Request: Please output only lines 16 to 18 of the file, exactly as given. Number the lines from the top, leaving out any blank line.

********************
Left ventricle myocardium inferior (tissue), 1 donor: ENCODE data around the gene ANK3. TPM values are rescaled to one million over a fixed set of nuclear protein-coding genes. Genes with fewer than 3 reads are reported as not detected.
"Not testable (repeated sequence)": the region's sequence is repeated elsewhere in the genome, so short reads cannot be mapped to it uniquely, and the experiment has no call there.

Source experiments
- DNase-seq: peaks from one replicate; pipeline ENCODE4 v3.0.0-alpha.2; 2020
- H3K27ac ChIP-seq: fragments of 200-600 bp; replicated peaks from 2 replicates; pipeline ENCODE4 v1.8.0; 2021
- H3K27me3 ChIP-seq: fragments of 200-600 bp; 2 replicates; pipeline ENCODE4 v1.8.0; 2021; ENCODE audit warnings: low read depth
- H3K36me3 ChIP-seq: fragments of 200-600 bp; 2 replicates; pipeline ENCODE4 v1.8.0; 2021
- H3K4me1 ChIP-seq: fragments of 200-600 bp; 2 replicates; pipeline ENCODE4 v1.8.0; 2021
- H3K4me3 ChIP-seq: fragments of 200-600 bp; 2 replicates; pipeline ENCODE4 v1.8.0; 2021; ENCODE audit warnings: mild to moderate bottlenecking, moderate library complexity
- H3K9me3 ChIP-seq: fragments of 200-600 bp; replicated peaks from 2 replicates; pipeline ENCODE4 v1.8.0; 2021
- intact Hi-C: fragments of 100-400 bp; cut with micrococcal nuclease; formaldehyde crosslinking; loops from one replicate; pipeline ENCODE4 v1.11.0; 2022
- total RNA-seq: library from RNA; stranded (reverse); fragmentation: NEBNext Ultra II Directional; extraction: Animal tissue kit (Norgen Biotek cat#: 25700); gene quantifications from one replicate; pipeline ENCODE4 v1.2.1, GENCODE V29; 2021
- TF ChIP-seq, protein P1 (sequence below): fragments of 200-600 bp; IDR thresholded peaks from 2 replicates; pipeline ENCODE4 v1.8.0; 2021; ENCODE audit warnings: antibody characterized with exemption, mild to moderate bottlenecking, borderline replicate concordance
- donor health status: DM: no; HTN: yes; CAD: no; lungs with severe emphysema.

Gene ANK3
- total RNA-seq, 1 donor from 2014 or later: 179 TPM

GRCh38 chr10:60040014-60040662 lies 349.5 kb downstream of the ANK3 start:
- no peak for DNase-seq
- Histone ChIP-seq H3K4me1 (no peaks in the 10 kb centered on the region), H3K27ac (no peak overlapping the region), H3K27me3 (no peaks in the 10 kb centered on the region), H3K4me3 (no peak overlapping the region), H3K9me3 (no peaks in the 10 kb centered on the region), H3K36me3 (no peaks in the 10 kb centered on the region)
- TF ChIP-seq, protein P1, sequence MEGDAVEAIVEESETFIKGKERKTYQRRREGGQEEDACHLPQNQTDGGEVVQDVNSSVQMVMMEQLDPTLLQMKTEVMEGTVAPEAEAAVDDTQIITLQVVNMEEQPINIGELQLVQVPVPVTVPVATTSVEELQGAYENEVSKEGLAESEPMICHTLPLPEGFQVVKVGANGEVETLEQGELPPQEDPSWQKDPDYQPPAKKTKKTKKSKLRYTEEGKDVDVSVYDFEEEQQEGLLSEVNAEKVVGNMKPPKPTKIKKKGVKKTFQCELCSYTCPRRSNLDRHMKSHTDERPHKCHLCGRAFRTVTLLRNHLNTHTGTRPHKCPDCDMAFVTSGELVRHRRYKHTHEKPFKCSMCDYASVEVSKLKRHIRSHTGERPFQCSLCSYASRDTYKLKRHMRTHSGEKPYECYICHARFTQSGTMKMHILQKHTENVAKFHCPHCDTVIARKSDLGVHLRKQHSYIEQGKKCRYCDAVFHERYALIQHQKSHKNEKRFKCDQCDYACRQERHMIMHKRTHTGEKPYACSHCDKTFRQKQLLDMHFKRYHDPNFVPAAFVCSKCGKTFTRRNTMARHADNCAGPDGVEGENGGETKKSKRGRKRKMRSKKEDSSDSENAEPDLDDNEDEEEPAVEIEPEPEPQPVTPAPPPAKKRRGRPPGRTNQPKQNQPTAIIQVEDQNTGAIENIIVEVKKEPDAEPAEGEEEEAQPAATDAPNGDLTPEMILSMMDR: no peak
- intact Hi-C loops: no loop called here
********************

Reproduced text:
- total RNA-seq, 1 donor from 2014 or later: 179 TPM

GRCh38 chr10:60040014-60040662 lies 349.5 kb downstream of the ANK3 start:
- no peak for DNase-seq